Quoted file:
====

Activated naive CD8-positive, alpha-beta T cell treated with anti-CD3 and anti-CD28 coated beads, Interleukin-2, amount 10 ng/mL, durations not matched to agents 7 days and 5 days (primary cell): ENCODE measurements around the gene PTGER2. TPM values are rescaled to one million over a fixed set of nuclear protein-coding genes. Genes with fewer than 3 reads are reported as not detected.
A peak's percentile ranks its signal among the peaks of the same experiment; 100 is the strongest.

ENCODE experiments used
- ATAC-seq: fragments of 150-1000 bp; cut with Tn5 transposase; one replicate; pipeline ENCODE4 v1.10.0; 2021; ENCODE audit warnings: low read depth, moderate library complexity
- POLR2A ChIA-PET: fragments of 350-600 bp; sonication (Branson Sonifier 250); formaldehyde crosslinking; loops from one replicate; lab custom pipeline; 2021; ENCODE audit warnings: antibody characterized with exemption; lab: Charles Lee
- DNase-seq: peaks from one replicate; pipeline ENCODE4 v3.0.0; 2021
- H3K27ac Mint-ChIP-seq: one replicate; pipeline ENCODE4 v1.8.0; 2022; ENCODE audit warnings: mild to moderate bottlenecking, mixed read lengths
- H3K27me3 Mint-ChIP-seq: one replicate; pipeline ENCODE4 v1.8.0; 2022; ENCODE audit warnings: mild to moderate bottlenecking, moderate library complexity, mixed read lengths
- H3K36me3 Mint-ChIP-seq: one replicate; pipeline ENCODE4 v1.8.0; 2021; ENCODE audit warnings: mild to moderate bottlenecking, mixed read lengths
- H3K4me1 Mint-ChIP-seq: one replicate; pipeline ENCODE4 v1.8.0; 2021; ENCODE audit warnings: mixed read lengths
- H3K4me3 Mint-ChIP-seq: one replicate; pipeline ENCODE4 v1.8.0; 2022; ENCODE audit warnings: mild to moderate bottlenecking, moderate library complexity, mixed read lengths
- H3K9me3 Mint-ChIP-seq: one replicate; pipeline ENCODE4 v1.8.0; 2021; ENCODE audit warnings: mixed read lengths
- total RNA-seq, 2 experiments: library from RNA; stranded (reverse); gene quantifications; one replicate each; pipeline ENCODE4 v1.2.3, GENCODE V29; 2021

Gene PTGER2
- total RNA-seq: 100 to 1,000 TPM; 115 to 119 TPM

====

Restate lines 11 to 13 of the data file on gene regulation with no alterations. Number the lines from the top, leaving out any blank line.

- H3K4me3 Mint-ChIP-seq: one replicate; pipeline ENCODE4 v1.8.0; 2022; ENCODE audit warnings: mild to moderate bottlenecking, moderate library complexity, mixed read lengths
- H3K9me3 Mint-ChIP-seq: one replicate; pipeline ENCODE4 v1.8.0; 2021; ENCODE audit warnings: mixed read lengths
- total RNA-seq, 2 experiments: library from RNA; stranded (reverse); gene quantifications; one replicate each; pipeline ENCODE4 v1.2.3, GENCODE V29; 2021